TALKS are at an advanced stage over the sale of the former Hyundai plant in Dunfermline, the Press can reveal.

However, the new owner will not be high-tech American firm Zoom Diversified, whose plans to bring hundreds of jobs to the ‘white elephant’ site have fallen through.

The huge factory at Halbeath has been lying unused since being built as a computer chip manufacturer and it is now reported that Zoom have dropped plans for a high-tech solar cell operation which had offered the prospect of up to 1000 jobs.

However, attention has switched to another possible buyer and it is hoped that the final details can be ironed out in the near future.

“It’s a complicated matter because this all goes back years and it was the Scottish Office who were involved at the start but hopefully the outstanding matters can be resolved very soon,” said a source close to the negotiations.

It remains to be seen exactly what the prospective owner has in mind but it is believed to involve building offices on the site after demolishing the factory.

The new plans will be much less ambitious and are likely to aim at far fewer jobs than the ill-fated proposals for the site up to now, all of which have come to nothing.

The Scottish Government had offered Zoom £10 million in Regional Selective Assistance with Finance Secretary John Swinney closely involved.

The company had been hoping to obtain as much as £33 million in grants but in the event received nothing from the public purse as the money was dependent on jobs.

The Press was told by council officers back in the summer of 2008 that a major announcement on the plans was imminent.

However, as the months then years passed with no news forthcoming, the local scepticism over another promised jobs bonanza proved to be well founded.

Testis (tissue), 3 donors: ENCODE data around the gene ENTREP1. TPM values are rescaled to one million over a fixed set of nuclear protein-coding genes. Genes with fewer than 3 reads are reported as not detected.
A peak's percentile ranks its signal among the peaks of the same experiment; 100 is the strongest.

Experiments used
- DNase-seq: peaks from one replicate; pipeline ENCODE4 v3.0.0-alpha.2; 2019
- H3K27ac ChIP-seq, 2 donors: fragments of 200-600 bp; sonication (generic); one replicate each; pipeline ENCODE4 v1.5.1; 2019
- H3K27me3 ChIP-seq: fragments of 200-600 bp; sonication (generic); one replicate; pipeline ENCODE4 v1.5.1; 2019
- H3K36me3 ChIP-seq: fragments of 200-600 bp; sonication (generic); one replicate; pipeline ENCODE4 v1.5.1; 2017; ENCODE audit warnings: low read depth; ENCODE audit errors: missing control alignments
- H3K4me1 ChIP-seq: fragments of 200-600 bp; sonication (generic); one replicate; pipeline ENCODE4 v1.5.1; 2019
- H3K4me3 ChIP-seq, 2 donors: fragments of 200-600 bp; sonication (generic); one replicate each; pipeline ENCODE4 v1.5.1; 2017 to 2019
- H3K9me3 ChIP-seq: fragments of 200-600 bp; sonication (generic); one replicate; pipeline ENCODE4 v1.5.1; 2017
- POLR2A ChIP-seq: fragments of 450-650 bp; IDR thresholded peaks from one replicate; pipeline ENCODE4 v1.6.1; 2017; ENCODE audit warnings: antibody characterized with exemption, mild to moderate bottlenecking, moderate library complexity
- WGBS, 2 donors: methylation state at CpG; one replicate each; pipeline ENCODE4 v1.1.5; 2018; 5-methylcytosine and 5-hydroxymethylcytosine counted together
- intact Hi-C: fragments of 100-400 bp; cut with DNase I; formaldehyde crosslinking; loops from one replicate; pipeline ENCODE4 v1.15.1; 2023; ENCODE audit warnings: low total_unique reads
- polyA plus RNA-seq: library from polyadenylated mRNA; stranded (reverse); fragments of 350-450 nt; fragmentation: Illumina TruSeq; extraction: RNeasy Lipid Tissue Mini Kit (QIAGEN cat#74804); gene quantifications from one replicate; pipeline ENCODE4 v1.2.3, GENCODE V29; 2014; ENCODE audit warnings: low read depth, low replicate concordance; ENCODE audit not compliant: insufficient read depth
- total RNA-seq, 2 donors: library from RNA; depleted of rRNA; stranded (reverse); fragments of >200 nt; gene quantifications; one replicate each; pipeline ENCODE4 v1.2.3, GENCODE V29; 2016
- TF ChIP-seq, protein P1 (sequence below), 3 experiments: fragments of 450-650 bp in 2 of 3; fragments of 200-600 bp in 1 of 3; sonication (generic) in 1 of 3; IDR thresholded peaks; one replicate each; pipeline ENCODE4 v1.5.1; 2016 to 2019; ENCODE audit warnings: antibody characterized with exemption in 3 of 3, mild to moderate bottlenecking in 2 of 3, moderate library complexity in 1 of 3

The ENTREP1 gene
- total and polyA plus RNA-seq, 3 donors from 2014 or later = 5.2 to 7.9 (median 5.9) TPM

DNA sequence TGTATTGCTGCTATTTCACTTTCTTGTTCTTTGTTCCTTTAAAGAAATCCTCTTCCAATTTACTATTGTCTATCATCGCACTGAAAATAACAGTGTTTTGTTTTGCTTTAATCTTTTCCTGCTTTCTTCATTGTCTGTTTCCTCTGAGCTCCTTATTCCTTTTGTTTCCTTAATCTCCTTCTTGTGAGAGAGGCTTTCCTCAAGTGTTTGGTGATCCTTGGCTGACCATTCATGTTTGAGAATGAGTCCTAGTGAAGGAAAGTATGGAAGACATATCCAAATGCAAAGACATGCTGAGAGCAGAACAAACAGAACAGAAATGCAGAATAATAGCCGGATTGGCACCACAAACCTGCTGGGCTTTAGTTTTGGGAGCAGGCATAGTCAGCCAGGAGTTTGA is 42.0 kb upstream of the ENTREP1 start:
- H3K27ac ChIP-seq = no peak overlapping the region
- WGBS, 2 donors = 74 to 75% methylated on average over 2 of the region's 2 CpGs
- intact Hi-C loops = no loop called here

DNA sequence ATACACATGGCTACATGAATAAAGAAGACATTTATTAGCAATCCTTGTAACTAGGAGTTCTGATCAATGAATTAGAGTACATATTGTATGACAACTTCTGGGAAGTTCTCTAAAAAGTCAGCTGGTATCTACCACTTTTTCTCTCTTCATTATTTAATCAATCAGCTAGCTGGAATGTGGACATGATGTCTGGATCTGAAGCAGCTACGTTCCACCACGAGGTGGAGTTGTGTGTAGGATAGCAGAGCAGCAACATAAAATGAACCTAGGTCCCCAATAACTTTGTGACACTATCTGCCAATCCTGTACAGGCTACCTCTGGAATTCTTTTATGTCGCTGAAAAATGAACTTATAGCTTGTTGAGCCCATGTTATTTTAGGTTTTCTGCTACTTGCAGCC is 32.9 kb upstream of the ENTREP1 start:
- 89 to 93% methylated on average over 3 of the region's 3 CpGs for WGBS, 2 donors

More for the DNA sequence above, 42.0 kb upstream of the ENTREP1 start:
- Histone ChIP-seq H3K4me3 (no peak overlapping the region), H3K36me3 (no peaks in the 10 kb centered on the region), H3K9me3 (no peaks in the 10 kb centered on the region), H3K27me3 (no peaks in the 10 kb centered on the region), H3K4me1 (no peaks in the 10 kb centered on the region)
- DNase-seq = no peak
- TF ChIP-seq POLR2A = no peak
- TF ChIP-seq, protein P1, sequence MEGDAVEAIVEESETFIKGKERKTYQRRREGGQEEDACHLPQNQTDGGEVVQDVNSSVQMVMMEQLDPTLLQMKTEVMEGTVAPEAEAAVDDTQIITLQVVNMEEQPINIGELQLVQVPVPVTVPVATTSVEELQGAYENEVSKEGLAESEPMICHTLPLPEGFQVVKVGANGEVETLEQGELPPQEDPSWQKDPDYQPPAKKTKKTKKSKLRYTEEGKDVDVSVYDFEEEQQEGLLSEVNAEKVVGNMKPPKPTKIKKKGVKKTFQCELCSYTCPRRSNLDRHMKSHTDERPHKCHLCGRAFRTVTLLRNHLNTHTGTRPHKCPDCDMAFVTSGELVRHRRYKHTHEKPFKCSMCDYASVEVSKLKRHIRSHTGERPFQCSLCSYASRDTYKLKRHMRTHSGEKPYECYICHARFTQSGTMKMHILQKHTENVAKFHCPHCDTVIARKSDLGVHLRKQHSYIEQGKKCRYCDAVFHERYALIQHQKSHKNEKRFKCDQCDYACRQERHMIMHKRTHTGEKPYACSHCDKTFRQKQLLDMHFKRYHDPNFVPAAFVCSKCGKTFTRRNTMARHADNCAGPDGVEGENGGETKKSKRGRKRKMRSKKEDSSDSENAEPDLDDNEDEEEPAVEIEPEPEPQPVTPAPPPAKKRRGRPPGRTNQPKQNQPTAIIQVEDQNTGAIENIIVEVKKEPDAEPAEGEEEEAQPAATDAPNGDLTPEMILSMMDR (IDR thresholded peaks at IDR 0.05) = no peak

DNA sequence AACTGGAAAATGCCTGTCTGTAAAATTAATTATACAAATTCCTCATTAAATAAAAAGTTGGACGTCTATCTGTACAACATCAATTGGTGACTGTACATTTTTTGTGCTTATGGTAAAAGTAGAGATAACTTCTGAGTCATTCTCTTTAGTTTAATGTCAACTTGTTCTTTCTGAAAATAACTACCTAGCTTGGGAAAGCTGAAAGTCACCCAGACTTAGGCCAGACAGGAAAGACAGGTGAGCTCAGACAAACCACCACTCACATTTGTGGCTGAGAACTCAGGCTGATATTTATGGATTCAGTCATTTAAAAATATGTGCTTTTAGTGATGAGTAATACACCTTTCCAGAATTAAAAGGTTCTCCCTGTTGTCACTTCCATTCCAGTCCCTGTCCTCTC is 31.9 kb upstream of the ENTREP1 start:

With so much time passing without the sign of any progress, it is perhaps not surprising that the plans are finally being scrapped.

However, the reports came as a “shock” to Councillor Tony Martin, chair of Fife’s environment, enterprise and transport committee.

Mr Martin said, “I knew nothing about this and I’ve still not had it confirmed that Zoom have pulled out. The last I heard the talks were still going on.

“It’s obviously another bitter disappointment that we’ve had hopes of new jobs dashed at this site.

“I met these guys (Zoom), a while back now. The plans were very exciting and it looked like it would go ahead.

“I also spoke to John Swinney at the time and the Scottish Government was doing all it could as indeed we were at Fife Council.” Mr Martin said he knew nothing about another possible buyer.

Zoom, based in San Jose, California, is a global company involved in developing state-of-the-art technology in solar energy.

The project would have seen the arrival of around 400 top quality jobs at opening with more to follow but the promises have turned to dust just like they did with Hyundai and Motorola.

The Hyundai factory was built in the 1990s with 2000 jobs promised but the huge investment collapsed, blamed on a financial crisis in South Korea.

Motorola then stepped in and West Fifers were told that 1350 jobs were in the pipeline but again nothing materialised.

The plant has been lying idle and unoccupied since being completed in 1999 and, as Scotland’s biggest-ever industrial white elephant, has been an embarrassment to successive generations of politicians.

The site is still owned by Freescale, parent firm of Motorola, but that could be about to change.

MSP for Dunfermline West, Jim Tolson, told the Press, “It is quite reasonable that the existing building be removed and something else put there.

“Whether in the end it is providing jobs through construction and office facilities then I would be supportive.

“The important thing is the land is kept for employment and not housing.

“If a developer wanted to seek a change to the local plan and build houses there, I’m sure local members would take a dim view.”